The Politics, the Science and the PR

The recent floods in Pakistan, the drought in Russia, melting glaciers and record-breaking temperatures in New York are bringing home the real threat of global warming.  Extreme weather conditions are convincing people that the problem is real.

But the case for global warming involves sophisticated analysis of averages and statistical trends, and so there are different measures, different theories and considerable room for debate.  The evidence is converging, and the consensus now seems pretty firm.  Personally, I am convinced myself.  Yet the science is abstract, hypothetical, while real weather is always local and immediate.  It’s hard for most people to believe in the reality of global warming in the midst of a snowstorm.

So this spate of extreme weather is turning out to have the fortunate side effect of turning skeptics into true believers.  As The New York Times noted last week, even climate scientists note that weather has always been varied and often unpredictable: “the averages do not necessarily make it easier to link specific weather events, like a given flood or hurricane or heat wave, to climate change.”  That makes it easier not to believe what we don’t want to believe.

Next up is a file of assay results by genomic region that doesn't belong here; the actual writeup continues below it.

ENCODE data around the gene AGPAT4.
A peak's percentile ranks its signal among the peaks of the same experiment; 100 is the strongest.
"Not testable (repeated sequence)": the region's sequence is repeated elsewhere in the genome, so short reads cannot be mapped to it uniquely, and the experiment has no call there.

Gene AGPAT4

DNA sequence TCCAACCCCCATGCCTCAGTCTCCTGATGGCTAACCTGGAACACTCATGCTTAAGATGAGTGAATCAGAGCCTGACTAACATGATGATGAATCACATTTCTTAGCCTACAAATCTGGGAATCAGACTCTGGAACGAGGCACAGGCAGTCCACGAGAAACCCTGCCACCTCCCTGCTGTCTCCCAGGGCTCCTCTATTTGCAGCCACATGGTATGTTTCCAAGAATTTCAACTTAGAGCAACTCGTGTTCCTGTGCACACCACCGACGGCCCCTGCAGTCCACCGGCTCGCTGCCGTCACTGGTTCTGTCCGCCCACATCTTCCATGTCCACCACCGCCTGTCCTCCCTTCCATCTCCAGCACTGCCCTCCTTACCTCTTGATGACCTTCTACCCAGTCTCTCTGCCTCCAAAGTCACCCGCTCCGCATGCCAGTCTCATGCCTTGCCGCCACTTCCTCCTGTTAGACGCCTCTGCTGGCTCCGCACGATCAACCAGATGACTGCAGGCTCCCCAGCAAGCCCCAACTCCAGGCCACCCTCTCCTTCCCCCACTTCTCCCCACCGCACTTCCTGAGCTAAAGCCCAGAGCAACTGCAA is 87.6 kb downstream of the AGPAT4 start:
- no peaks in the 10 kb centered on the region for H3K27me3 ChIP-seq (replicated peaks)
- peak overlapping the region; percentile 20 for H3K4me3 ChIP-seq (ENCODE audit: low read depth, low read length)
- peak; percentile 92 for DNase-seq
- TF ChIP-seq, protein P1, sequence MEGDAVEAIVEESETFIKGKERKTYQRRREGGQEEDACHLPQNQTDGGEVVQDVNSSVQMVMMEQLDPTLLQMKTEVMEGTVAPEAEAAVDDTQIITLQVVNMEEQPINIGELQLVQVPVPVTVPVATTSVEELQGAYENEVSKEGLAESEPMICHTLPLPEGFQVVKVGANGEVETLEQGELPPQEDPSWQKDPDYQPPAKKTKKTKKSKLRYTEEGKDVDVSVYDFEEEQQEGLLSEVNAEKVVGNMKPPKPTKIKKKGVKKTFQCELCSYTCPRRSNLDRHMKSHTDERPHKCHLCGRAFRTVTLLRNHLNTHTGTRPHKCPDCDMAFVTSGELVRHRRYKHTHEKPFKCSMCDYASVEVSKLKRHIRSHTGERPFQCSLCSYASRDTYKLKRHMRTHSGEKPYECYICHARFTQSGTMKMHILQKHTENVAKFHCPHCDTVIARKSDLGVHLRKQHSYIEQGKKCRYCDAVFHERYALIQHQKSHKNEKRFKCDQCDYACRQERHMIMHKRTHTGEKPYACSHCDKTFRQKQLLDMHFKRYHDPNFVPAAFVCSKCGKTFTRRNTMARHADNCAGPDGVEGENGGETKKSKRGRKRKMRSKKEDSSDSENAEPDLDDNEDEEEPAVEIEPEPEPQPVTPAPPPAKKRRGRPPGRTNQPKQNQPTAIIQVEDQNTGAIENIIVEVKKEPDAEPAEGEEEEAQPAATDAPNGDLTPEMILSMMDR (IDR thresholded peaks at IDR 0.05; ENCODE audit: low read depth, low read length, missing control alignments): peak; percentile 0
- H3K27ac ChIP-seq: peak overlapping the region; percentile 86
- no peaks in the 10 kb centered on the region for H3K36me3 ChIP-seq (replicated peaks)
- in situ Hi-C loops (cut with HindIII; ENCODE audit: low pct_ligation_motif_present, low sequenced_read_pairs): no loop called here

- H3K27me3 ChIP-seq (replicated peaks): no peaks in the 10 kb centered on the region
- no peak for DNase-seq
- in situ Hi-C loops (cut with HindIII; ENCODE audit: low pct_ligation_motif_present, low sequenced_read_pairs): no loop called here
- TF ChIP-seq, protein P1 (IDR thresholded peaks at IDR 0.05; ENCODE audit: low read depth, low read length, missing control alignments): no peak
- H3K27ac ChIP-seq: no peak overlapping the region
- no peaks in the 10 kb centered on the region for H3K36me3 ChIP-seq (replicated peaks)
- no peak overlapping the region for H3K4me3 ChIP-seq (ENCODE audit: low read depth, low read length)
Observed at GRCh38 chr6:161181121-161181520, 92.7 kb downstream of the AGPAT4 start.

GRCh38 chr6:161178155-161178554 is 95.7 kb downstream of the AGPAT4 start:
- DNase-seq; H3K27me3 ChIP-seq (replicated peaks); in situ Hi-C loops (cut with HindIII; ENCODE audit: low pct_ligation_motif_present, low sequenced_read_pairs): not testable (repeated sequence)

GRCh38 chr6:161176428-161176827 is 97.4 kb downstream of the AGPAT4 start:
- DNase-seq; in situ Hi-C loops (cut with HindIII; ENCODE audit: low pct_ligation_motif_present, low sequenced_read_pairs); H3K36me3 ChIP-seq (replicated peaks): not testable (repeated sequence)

In Russia, long skeptical about the issue, the drought and heat wave has brought about a dramatic change in public opinion. “Everyone is talking about climate change now,” President Dmitri A. Medvedev said earlier this month. “Unfortunately, what is happening now in our central regions is evidence of this global climate change, because we have never in our history faced such weather conditions in the past.”  (See, “In Weather Chaos, A Case for Global Warming.”)

This makes it clear that it takes more than a good argument to get us to change our minds.  We tend to go on believing what we have always believed, what we want to believe, what it is in our interest to believe — that is, until something dislodges us from our habits.  Logic and science do not carry as much weight in the mind as uncomfortable and threatening experiences.

In the on-going public relations campaign to get us to reform our polluting habits, we need books and articles, congressional testimony, and films like Al Gore’s An Inconvenient Truth.  But, sad to say, nothing will work as well as disaster to get us to sit up and take notice.

The trick will be to keep our memory of these disasters alive and fresh.